Amazon asks that data science managers demonstrate excellent verbal and written communication skills. That’s because oftentimes, managers must present the data science team’s findings to company leadership to inform their decisions.

Indeed, Strachnyi said communication and presentation are the most significant soft skills a data science manager needs. Beyond the technical skills to perform the analysis, this kind of communication requires a deep business understanding of the company and industry.

“Being able to relay your analysis results is so important, especially if you can say it in language your audience can understand,” she said.

Otherwise, data science managers must be adept at any relevant technical skills so they can lead their teams by example. Most companies wanted their managers to have a master’s or doctorate degree in a computer science-related field. Some ask for a decade of experience.

 

How can you prove you’re ready to be a manager?

Less than three years after starting at Deloitte, Strachnyi decided to go for a promotion. She said company leaders don’t automatically distribute promotions in this industry. Instead, workers must tell their coaches that they are ready and start a conversation.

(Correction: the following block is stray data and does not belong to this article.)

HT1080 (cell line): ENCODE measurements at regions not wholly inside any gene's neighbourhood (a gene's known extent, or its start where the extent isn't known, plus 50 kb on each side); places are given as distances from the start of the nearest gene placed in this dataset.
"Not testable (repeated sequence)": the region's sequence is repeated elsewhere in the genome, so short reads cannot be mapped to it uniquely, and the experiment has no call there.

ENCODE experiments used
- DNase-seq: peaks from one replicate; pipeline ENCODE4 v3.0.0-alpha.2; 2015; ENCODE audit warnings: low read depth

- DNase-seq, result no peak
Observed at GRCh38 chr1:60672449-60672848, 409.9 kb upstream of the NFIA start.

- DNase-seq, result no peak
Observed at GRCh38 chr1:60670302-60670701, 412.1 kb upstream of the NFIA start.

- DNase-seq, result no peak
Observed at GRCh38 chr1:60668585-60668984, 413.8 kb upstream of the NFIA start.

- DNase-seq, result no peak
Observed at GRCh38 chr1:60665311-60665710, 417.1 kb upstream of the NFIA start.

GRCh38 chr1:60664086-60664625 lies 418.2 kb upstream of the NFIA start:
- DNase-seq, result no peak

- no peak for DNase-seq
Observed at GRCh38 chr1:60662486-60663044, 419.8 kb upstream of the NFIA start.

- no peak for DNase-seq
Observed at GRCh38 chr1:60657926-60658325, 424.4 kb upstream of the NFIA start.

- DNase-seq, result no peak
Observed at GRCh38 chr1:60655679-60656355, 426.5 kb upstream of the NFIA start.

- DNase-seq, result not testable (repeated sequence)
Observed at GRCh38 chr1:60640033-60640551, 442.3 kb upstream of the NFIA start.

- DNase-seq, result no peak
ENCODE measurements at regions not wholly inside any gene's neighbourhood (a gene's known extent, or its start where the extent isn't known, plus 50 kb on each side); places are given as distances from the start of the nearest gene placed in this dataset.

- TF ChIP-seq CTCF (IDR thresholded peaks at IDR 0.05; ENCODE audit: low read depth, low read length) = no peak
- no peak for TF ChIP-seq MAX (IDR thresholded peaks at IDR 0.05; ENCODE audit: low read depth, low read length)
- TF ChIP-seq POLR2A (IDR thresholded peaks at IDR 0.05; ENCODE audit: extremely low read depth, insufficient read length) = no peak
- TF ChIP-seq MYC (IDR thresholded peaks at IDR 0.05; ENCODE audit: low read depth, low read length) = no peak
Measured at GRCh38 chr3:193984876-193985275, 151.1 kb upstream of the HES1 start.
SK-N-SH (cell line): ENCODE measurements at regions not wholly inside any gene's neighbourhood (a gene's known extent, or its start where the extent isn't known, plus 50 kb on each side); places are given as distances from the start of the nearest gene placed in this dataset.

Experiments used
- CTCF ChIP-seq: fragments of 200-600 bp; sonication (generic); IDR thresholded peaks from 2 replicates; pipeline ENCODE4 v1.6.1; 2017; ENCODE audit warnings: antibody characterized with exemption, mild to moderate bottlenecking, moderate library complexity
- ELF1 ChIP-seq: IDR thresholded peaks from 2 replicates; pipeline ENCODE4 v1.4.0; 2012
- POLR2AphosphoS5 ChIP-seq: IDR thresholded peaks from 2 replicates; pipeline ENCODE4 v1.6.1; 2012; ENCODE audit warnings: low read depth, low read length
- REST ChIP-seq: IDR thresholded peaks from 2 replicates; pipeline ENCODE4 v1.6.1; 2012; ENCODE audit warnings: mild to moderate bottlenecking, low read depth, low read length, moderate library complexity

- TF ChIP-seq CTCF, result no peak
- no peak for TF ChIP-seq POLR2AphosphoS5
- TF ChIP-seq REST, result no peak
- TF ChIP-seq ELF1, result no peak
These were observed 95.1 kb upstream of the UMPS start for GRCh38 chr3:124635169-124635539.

Strachnyi had to build a business case of how her work managing projects would translate into managing people. She said managing the scope of work on a project is comparable to managing people because she has to think of what she can delegate to her teammates. She aims to make them feel empowered, but also challenged by the work.

“There’s a fine line between scaring the person below you with too much work versus them being bored,” she said. “There’s a big personal factor where you have to spend time with your team to see what their goals are.”

One of the most crucial things a data scientist can do to show they’re ready is demonstrate business/industry understanding.

“You can know the technological stuff, but if you’re not sure why you’re doing the analysis and how that’s driving revenue or saving money, I don’t think you’ll be moved up in the ranks,” she said. “You have to understand how everything relates back to the business.”

She also read books about about management, leadership, and how to influence people. What’s vital, she said, is to continue to learn, grow, and stay up to date on trends and what’s happening in the world.

Strachnyi was pregnant when she decided to go for a promotion, a time when she said many women might start to lean out of a career for a bit. But she said it was important to realize that she was ready to move up and seize that opportunity, and encourages others to do the same.

Strachnyi’s thinks her go-getter attitude and willingness to do whatever it took to get the job done earned her the position. How did you demonstrate your readiness to your superiors? Leave a comment or tweet us @ODSC so we can share it with other data scientists aspiring for higher roles.

Paxtyn Merten

Paxtyn Merten

Paxtyn is a student at Northeastern University studying journalism and data science.